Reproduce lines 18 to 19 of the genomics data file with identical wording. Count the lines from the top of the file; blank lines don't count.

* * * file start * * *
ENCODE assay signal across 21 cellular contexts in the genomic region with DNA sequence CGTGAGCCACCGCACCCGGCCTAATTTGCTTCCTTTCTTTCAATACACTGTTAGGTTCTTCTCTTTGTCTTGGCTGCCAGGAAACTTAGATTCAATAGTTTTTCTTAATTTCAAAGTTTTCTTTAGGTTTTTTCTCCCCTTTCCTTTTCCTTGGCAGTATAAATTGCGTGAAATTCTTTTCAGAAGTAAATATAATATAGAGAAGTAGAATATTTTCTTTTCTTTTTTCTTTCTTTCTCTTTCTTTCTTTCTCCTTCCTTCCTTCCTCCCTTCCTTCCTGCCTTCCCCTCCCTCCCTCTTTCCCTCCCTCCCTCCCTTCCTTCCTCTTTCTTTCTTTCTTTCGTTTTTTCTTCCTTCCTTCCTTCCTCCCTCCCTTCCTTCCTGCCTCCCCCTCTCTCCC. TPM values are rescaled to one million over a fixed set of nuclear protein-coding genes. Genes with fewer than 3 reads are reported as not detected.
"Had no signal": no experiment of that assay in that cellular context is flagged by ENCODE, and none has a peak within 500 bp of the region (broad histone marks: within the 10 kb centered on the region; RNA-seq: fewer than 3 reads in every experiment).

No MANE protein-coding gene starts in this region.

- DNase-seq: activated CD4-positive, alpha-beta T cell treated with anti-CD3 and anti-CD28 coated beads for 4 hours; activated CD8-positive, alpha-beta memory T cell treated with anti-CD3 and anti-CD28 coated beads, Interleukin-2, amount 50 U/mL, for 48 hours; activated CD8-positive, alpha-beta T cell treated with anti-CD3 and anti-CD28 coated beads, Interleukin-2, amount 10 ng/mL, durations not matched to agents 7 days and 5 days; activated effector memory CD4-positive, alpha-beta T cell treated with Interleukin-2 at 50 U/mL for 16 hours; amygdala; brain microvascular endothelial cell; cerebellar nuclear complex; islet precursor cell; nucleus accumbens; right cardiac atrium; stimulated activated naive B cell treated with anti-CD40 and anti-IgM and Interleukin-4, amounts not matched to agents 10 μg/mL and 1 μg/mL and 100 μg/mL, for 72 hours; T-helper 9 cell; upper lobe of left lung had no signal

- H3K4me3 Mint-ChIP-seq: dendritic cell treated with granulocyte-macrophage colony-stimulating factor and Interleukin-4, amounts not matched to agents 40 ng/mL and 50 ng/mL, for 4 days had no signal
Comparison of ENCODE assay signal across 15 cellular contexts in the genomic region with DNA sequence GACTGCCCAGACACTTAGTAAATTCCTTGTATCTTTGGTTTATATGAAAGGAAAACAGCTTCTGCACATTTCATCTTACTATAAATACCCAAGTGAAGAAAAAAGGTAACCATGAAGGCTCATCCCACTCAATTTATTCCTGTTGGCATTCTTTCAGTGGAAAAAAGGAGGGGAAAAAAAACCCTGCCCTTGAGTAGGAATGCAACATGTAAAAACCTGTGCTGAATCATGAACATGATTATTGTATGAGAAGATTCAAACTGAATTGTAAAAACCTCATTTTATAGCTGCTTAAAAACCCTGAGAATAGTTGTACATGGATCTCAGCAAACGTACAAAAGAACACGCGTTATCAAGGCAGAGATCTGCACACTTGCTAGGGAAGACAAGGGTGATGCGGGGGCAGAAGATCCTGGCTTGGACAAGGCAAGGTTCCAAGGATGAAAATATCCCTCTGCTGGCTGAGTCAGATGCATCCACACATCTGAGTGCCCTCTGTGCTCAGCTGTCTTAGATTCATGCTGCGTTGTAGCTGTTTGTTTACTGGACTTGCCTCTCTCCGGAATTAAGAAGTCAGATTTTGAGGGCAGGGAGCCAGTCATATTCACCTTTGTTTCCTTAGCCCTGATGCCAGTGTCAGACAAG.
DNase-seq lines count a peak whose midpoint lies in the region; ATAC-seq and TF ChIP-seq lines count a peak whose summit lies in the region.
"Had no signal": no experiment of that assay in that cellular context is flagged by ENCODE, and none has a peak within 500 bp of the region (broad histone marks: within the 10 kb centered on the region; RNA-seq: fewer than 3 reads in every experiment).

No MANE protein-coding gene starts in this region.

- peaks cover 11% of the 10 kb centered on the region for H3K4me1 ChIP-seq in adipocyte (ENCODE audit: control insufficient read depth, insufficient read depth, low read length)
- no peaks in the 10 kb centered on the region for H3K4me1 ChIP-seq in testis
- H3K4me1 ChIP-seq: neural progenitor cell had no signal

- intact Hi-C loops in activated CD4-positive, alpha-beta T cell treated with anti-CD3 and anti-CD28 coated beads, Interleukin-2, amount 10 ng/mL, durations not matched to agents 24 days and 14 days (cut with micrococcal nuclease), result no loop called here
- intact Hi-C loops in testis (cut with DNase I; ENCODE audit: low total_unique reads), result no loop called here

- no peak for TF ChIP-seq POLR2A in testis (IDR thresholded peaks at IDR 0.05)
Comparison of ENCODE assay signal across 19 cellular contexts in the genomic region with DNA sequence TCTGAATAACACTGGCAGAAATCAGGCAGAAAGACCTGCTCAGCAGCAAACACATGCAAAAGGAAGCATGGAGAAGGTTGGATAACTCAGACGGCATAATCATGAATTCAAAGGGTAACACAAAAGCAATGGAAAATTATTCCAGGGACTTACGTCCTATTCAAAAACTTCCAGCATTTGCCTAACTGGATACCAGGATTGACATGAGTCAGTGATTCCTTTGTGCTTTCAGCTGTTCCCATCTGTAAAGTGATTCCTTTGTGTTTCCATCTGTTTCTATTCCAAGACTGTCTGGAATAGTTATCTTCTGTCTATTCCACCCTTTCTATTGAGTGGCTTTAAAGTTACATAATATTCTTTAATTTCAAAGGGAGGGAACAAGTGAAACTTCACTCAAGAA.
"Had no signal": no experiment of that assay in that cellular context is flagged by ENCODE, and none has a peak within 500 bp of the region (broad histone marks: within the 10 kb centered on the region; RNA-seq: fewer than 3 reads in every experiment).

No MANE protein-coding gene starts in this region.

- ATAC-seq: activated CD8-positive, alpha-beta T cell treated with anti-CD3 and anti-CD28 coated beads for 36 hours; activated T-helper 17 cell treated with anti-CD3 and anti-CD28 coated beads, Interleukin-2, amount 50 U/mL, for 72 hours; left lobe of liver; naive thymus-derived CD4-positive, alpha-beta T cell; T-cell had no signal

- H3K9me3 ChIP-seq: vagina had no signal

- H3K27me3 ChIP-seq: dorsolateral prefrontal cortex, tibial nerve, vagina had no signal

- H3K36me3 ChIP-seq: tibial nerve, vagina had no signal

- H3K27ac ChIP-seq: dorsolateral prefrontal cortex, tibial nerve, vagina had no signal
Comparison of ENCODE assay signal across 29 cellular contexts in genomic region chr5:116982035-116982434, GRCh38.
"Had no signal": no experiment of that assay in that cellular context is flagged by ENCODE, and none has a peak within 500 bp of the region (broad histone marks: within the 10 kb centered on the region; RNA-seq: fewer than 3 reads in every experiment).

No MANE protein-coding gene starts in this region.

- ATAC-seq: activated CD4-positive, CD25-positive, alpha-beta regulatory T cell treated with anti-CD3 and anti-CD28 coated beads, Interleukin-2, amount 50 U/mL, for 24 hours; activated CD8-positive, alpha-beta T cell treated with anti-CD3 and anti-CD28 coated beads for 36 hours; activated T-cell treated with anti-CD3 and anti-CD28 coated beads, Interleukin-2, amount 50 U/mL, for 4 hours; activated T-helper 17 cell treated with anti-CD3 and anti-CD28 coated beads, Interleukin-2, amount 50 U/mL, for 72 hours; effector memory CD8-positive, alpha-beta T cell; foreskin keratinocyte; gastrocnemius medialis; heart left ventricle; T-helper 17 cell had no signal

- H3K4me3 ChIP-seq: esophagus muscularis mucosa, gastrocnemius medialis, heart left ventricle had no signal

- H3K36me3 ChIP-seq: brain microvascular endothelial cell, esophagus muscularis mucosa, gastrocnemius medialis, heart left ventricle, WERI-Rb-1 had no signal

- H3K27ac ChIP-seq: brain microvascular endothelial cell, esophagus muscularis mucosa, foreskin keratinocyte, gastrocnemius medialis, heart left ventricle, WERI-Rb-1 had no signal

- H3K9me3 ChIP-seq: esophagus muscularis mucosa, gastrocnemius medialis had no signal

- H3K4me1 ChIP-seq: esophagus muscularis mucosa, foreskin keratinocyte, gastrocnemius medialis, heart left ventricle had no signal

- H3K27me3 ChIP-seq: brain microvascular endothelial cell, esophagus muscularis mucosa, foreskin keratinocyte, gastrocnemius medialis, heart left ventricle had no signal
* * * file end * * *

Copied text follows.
No MANE protein-coding gene starts in this region.

- ATAC-seq: activated CD8-positive, alpha-beta T cell treated with anti-CD3 and anti-CD28 coated beads for 36 hours; activated T-helper 17 cell treated with anti-CD3 and anti-CD28 coated beads, Interleukin-2, amount 50 U/mL, for 72 hours; left lobe of liver; naive thymus-derived CD4-positive, alpha-beta T cell; T-cell had no signal